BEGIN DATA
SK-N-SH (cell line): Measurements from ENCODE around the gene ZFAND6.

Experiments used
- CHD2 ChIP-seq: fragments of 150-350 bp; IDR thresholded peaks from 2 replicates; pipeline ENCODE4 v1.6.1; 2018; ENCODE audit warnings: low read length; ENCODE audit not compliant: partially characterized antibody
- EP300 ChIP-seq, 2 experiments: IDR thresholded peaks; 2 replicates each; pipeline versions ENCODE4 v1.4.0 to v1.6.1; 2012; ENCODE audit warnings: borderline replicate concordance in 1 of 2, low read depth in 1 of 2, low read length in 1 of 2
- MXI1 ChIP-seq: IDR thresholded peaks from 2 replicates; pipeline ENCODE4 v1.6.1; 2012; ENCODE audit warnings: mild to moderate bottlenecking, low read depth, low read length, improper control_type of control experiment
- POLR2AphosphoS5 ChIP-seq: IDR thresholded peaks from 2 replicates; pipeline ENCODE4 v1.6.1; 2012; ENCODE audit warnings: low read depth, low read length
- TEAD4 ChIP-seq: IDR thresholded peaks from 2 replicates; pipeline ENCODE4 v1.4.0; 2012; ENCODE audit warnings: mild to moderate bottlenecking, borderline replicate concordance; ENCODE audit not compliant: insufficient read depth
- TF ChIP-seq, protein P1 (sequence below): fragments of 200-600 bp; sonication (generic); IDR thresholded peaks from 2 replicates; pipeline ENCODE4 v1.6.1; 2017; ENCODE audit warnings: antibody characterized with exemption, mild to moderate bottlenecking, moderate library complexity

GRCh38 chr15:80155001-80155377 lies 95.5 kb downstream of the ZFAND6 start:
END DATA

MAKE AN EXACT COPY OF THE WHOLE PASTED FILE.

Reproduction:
SK-N-SH (cell line): Measurements from ENCODE around the gene ZFAND6.

Experiments used
- CHD2 ChIP-seq: fragments of 150-350 bp; IDR thresholded peaks from 2 replicates; pipeline ENCODE4 v1.6.1; 2018; ENCODE audit warnings: low read length; ENCODE audit not compliant: partially characterized antibody
- EP300 ChIP-seq, 2 experiments: IDR thresholded peaks; 2 replicates each; pipeline versions ENCODE4 v1.4.0 to v1.6.1; 2012; ENCODE audit warnings: borderline replicate concordance in 1 of 2, low read depth in 1 of 2, low read length in 1 of 2
- MXI1 ChIP-seq: IDR thresholded peaks from 2 replicates; pipeline ENCODE4 v1.6.1; 2012; ENCODE audit warnings: mild to moderate bottlenecking, low read depth, low read length, improper control_type of control experiment
- POLR2AphosphoS5 ChIP-seq: IDR thresholded peaks from 2 replicates; pipeline ENCODE4 v1.6.1; 2012; ENCODE audit warnings: low read depth, low read length
- TEAD4 ChIP-seq: IDR thresholded peaks from 2 replicates; pipeline ENCODE4 v1.4.0; 2012; ENCODE audit warnings: mild to moderate bottlenecking, borderline replicate concordance; ENCODE audit not compliant: insufficient read depth
- TF ChIP-seq, protein P1 (sequence below): fragments of 200-600 bp; sonication (generic); IDR thresholded peaks from 2 replicates; pipeline ENCODE4 v1.6.1; 2017; ENCODE audit warnings: antibody characterized with exemption, mild to moderate bottlenecking, moderate library complexity

GRCh38 chr15:80155001-80155377 lies 95.5 kb downstream of the ZFAND6 start: